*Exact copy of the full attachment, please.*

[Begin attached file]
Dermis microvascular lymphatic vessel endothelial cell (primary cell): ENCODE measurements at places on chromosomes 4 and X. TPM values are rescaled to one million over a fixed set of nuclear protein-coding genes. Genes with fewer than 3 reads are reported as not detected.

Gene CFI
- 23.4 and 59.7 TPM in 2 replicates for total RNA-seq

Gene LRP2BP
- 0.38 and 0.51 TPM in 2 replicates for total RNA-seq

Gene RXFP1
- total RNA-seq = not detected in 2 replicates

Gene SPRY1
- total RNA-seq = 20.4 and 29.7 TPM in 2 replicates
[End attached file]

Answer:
Dermis microvascular lymphatic vessel endothelial cell (primary cell): ENCODE measurements at places on chromosomes 4 and X. TPM values are rescaled to one million over a fixed set of nuclear protein-coding genes. Genes with fewer than 3 reads are reported as not detected.

Gene CFI
- 23.4 and 59.7 TPM in 2 replicates for total RNA-seq

Gene LRP2BP
- 0.38 and 0.51 TPM in 2 replicates for total RNA-seq

Gene RXFP1
- total RNA-seq = not detected in 2 replicates

Gene SPRY1
- total RNA-seq = 20.4 and 29.7 TPM in 2 replicates